Wondering what the Wordle March 22 (276) answer is? Each day I step up to Wordle’s plate and take some swings. Most of the time, I feel like I’m trying to play t-ball with toothpick for a bat, but sometimes I get lucky. Sending my second guess over the fence and then taking a celebratory lap around the social media bases is a pretty good start to my day. But for all the rest of the days, I just wish I had more of a fighting chance, and maybe you’ve felt that way, too?
Or instead, maybe it’s just that you need our Wordle archive to check out past answers? Whatever the reason, I’ve got your back. So here’s a clue, and the full answer if you’re stuck on the latest word puzzle. And if Wordle sounds like an obscure monster to you, I’ve got the details on what its all about, too.
Wordle March 22: A helpful hint
You’ll find your drink does this if you dash up the stairs with it, so make sure you take your time. Of course, it isn’t just drinks, but all liquids that get up to this sort of business now and again.
Today’s Wordle 276 answer
Now and again we all get stuck in neutral when we wanted drive. Or perhaps you just dropped your phone while typing? But whatever your reasons are for needing it—even just saving your win streak—the Wordle March 22 answer is SLOSH.
How Wordle works
In Wordle you’re presented with five empty boxes to work with, and you need to figure out which secret five-letter word fits in those boxes using no more than six guesses.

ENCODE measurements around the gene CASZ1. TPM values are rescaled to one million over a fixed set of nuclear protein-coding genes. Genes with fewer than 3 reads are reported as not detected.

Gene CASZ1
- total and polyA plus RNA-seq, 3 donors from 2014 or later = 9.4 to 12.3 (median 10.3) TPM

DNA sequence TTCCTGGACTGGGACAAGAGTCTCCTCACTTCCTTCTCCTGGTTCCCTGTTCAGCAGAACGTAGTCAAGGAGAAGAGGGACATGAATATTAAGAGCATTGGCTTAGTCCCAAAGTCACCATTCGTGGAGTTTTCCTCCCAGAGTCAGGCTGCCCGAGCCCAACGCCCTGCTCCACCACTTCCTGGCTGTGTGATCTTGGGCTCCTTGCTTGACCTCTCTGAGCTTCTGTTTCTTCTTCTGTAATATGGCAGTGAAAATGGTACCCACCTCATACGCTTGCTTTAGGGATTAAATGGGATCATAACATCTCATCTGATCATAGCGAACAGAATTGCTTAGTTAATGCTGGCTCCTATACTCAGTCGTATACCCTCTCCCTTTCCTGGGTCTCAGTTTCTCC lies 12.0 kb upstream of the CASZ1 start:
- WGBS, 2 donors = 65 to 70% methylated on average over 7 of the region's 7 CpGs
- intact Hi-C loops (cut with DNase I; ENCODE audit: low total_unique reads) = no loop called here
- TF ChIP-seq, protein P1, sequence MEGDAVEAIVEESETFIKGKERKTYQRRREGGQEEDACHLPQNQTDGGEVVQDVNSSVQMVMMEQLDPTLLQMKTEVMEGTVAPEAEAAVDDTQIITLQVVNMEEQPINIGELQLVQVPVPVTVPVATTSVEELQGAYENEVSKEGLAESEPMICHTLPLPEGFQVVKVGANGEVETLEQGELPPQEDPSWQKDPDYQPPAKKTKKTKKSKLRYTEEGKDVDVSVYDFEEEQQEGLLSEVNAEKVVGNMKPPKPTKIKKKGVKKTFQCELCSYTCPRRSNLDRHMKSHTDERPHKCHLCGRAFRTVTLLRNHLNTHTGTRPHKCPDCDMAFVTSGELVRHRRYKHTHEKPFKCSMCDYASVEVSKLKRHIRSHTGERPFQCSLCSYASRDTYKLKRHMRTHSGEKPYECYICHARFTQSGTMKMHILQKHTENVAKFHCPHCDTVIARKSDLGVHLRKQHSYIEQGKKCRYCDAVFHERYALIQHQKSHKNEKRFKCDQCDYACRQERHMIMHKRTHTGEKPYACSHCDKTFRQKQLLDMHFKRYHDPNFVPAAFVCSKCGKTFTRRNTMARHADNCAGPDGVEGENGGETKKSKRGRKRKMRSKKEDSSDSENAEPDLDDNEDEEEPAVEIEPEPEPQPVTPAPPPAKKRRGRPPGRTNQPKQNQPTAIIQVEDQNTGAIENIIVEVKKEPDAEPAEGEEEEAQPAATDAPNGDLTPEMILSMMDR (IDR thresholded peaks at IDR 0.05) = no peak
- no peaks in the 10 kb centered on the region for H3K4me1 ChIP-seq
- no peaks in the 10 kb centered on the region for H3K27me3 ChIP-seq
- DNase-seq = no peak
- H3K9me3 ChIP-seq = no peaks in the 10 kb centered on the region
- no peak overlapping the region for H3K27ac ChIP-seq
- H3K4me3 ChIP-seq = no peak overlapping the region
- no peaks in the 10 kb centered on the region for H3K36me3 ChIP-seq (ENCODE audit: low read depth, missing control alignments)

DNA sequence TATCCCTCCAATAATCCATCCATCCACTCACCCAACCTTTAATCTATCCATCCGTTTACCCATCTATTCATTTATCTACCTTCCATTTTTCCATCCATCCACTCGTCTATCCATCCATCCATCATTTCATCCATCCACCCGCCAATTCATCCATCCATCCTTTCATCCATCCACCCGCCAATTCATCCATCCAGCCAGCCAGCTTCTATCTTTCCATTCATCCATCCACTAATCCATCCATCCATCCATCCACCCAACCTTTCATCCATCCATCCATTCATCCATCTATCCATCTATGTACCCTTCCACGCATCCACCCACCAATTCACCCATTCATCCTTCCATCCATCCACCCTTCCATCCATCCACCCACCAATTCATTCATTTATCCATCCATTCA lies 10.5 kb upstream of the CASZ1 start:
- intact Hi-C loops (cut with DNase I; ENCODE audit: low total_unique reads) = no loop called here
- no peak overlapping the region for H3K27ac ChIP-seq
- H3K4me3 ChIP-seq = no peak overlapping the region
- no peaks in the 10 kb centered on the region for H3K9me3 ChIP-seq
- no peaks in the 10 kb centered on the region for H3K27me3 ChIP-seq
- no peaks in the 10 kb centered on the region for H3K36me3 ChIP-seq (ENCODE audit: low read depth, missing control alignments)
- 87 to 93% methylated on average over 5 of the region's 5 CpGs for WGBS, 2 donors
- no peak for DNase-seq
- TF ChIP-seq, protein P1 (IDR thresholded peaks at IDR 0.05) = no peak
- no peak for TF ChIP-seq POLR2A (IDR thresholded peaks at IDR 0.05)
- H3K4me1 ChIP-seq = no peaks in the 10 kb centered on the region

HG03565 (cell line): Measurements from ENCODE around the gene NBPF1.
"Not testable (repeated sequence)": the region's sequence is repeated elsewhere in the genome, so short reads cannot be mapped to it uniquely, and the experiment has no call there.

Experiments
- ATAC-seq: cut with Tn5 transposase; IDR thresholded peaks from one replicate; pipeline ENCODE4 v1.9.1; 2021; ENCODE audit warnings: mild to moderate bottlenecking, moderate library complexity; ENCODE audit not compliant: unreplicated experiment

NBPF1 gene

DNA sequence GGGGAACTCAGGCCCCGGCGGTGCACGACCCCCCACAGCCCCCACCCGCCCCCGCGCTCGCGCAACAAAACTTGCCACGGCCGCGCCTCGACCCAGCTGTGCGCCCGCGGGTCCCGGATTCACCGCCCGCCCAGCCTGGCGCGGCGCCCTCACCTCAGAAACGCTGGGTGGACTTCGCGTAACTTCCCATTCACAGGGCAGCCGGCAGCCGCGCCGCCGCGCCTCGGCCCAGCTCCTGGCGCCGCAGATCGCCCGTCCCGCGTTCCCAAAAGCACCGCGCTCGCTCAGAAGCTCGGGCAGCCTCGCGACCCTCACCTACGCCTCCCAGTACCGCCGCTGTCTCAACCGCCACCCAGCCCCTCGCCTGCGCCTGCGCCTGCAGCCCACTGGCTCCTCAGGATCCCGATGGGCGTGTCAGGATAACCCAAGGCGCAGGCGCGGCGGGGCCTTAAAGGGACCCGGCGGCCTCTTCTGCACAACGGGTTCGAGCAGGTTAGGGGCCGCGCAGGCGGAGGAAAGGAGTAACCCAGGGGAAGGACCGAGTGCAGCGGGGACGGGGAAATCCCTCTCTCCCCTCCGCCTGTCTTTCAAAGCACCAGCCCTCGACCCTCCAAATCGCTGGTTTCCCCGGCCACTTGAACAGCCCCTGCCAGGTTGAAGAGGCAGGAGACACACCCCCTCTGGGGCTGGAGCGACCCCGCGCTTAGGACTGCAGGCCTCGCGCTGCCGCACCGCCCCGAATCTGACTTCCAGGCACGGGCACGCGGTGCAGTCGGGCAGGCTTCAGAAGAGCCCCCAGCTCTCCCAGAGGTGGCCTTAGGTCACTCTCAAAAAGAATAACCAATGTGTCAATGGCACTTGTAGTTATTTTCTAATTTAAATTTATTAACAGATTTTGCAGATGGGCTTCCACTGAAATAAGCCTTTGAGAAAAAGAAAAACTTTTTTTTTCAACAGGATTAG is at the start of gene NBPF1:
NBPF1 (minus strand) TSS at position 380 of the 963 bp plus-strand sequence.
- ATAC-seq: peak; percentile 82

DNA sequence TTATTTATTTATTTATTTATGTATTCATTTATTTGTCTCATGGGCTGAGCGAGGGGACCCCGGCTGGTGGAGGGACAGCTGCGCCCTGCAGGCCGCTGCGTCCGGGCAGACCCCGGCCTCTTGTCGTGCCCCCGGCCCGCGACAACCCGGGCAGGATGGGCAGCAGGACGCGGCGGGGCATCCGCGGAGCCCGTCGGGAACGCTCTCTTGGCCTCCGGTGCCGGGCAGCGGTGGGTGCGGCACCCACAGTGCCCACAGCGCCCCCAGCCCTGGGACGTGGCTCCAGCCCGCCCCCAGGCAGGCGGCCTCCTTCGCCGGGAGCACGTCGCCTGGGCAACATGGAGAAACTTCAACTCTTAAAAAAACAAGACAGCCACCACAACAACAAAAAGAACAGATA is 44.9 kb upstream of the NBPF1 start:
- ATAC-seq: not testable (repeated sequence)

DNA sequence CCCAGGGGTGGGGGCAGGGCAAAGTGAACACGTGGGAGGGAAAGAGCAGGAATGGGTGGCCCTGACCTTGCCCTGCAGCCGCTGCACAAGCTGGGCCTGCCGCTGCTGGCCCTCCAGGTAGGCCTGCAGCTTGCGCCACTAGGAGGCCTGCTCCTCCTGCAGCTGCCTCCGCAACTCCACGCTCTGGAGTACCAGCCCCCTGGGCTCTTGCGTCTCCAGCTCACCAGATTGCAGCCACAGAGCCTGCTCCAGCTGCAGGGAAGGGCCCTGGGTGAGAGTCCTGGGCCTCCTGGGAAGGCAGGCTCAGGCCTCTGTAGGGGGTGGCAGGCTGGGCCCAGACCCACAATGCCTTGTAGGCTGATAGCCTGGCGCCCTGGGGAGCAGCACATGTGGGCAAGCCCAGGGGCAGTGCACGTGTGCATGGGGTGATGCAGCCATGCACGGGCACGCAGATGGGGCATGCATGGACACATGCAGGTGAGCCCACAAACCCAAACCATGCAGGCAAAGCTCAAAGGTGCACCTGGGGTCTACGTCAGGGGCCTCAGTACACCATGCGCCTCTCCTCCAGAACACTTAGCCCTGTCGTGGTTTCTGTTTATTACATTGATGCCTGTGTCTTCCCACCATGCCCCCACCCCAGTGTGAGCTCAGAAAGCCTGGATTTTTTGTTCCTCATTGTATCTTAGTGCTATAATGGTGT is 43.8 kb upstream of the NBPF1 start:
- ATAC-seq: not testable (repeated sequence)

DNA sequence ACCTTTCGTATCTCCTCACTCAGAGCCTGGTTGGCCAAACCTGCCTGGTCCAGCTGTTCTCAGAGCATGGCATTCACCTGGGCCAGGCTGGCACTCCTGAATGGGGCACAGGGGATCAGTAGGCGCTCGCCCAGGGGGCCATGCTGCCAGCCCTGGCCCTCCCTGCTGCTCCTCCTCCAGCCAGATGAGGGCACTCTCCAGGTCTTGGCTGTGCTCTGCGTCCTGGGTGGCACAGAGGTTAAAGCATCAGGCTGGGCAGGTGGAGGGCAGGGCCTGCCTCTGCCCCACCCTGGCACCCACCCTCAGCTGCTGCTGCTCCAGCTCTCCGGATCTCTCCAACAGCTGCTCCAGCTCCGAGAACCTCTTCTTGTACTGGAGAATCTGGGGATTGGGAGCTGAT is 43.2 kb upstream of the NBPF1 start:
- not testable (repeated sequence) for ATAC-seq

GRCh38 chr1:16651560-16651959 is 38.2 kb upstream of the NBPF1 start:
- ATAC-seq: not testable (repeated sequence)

Start with a word like “RAISE”—that’s good because it contains three common vowels and no repeat letters. Hit Enter and the boxes will show you which letters you’ve got right or wrong.
If a box turns ⬛️, that letter isn’t in the secret word at all. 🟨 means the letter is in the word, but not in that position. 🟩 means you’ve nailed the letter, it’s in the word and in the right spot.
In the next row, repeat the process for your next guess using what you learned from your previous guess. You have six tries, and can only use real words (so no filling the boxes with EEEEE to see if there’s an E).
Originally, Wordle was dreamed up by software engineer Josh Wardle, as a surprise for his partner who loves word games. From there it spread to his family, and finally got released to the public. It wasn’t long before it was so popular that it got sold to the New York Times for seven figures. Surely it’s only a matter of time before we all solely communicate in tricolor boxes.